I’d rather go to a saint’s funeral than a sinner’s party. Marking a life well lived calls me higher. Reminds me to live in such a way that my grandchildren will remember my love and follow my faith. Such was my mother Agnes’s farewell.
Mom was the sweet and sticky stuff that held our family together, like the syrup in her puffed wheat squares. I miss her more each year. She died at ninety-five in November of 2014.
My father, my siblings and I stayed close over the last days of her life. We couldn’t let her leave alone. It seemed right to wave her off, like she always did for us; at the window, at the door, in the driveway. For even short leavings, Mom always waved. Our turn had come.
My eldest sister Sandra died at fifty-four, fourteen years before Mom. Adopted as an infant, Sandy was the first of many babies Mom welcomed into our home. Losing her still hurts. But today I rediscovered a sweet reminder of them both.
Sandra’s youngest daughter Twyla couldn’t make Mom’s funeral, but she sent this letter. Her older sister Darlene read it:
“Grandma, THANK YOU. Your tiny stature never betrayed what a “giant” lady you actually were. The risk of adopting a baby girl as a young single woman is the first evidence of that. Mom would tell us of the miles you walked to pick her up and carry her home. Your kindness and love did not end there. Having the addition of three birth children, you took on the challenge of raising two more children – I’m sure there were more – with disabilities. Your heart was so large, it moved you into action. Only time would tell how far it would reach. It reached me.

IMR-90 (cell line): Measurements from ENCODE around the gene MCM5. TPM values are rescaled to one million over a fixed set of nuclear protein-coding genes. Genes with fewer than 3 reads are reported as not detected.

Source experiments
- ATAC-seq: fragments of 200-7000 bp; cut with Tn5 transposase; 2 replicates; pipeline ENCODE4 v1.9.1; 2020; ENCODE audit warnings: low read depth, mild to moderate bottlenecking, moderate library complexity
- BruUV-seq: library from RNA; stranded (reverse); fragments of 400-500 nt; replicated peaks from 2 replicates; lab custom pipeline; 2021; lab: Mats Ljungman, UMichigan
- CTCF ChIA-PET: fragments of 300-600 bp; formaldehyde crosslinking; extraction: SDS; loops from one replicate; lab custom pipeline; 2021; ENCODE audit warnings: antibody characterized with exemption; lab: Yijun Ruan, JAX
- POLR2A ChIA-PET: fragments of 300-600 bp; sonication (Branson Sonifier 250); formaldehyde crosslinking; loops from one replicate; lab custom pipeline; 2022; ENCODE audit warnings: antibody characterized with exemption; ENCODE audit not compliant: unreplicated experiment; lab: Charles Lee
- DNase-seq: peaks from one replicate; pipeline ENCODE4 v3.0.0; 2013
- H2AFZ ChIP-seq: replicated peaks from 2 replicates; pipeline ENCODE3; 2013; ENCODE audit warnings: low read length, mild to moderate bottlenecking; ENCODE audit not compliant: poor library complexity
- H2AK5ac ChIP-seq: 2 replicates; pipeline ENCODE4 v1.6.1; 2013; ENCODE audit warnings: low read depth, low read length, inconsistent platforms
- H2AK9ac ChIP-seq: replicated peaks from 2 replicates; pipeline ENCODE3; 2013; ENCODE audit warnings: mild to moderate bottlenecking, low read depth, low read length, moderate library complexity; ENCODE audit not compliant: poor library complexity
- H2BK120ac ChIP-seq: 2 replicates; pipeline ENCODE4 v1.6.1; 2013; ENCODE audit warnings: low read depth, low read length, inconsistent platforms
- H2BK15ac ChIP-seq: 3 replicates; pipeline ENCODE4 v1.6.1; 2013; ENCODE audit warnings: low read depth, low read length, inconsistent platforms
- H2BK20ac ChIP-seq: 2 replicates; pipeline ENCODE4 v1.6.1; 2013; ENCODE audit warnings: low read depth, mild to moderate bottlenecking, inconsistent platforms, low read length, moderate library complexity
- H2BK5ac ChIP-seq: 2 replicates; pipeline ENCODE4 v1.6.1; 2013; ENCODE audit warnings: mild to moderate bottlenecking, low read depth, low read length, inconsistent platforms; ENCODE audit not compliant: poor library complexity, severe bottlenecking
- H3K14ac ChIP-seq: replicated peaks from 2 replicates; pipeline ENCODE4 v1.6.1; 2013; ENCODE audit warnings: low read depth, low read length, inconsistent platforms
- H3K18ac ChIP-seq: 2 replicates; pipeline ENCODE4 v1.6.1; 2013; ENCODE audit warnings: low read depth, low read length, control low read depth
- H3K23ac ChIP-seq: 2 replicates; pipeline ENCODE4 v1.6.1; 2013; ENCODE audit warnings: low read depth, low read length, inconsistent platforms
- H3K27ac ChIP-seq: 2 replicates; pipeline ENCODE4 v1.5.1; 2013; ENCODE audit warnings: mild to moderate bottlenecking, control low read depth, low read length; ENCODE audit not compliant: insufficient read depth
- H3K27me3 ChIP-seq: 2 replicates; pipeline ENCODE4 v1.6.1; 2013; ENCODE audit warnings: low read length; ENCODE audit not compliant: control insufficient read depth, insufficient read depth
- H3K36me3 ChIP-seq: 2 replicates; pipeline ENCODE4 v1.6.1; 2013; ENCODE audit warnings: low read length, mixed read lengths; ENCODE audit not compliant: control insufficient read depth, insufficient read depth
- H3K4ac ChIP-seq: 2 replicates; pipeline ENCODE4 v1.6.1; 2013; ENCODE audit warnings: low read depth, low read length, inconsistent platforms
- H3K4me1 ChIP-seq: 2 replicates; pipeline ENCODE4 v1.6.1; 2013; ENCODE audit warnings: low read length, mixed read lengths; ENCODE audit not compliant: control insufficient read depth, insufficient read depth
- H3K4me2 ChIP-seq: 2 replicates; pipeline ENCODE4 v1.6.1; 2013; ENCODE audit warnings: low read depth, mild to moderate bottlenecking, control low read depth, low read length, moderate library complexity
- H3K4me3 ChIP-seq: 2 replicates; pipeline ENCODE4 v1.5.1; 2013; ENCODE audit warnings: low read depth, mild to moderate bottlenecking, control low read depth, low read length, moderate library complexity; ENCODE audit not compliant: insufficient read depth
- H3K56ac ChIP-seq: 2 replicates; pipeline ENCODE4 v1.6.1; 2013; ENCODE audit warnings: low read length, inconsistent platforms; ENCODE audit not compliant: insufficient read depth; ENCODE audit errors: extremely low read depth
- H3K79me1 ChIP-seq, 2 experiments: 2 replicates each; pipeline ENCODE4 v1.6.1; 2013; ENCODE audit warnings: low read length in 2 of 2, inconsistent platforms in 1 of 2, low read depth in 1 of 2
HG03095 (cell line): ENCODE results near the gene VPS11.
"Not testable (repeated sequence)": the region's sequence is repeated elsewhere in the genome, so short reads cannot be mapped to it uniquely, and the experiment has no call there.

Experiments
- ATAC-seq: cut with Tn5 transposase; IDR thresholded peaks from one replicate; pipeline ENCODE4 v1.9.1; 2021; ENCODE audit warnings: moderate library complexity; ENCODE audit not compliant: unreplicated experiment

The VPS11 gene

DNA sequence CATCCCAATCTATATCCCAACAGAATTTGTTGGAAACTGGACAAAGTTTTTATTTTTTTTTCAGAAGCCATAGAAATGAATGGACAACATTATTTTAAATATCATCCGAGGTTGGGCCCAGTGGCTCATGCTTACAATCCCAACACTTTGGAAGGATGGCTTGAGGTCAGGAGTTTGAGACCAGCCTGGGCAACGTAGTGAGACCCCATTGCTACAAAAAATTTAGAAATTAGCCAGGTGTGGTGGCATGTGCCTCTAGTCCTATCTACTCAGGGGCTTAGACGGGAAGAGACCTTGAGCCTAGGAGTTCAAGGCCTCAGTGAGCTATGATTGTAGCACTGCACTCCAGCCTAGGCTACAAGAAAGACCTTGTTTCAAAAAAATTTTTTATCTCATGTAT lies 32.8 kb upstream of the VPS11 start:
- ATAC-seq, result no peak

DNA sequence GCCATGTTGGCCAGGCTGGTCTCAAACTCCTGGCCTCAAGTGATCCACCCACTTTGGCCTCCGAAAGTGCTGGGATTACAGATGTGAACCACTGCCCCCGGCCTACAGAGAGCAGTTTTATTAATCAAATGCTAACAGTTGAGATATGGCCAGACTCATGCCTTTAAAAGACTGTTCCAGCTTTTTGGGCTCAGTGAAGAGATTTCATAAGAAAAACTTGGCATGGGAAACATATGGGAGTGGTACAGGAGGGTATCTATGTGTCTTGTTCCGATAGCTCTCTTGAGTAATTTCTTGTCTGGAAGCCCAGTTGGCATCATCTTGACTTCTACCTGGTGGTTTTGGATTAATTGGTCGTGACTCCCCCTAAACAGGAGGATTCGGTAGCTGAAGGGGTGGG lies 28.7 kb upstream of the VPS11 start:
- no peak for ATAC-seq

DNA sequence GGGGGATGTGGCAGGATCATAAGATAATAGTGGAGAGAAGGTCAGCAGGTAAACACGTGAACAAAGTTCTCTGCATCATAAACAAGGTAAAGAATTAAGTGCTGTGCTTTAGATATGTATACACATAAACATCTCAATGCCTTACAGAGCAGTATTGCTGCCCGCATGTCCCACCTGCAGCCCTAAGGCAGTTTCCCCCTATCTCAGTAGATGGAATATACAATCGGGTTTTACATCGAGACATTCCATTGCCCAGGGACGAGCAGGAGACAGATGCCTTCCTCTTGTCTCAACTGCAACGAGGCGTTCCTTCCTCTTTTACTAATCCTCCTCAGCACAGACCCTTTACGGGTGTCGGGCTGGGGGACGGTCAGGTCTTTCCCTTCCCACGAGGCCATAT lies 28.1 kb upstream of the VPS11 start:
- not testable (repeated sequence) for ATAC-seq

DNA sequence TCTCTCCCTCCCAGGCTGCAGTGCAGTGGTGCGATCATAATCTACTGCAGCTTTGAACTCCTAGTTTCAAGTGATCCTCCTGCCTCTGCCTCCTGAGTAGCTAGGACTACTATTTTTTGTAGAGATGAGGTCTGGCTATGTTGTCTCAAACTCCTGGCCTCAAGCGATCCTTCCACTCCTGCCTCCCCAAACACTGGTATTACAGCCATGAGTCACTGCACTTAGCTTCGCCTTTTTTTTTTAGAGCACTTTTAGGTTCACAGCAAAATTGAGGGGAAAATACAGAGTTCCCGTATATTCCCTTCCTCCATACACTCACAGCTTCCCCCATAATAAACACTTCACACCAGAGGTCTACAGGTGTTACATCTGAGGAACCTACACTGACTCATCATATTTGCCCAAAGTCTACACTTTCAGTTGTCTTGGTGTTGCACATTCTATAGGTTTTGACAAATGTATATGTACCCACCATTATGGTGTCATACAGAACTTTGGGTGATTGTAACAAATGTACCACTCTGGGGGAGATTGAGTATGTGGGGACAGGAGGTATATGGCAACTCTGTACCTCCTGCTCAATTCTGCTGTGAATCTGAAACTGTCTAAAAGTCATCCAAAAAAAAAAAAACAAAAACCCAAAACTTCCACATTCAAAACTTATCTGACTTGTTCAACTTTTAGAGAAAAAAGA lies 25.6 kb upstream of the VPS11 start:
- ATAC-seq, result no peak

“Mom knew how to love because of you. She accepted everyone without hesitation because of your example…. This she has passed down to her children. We live daily by the example you gave her. We are your legacy…and proud to be.
“You were a giant in strength and character, but also in faith. I rejoice with you today, united with your Saviour. Reading posts on Facebook recently, your faith has been most commented on; an example to your children and grandchildren. A beautiful legacy.
“…I still remember a letter you sent to me. The opening line was, “Are you dead?”!! It was the humorous kick I needed to get writing you again, and spoke to the spunky Grandma we all knew lived in that little body!
“You were a wonderful lady and I loved you. I will see you again someday, and then I can respond with a joyful “yes” to your spunky question, and you, mom and I can really catch up!
“So, thank you, Grandma, for your heart that moved you into action to give an unwanted baby a home, which in turn gave her children a heritage of love, acceptance, humor and faith. I am grateful.”
So am I.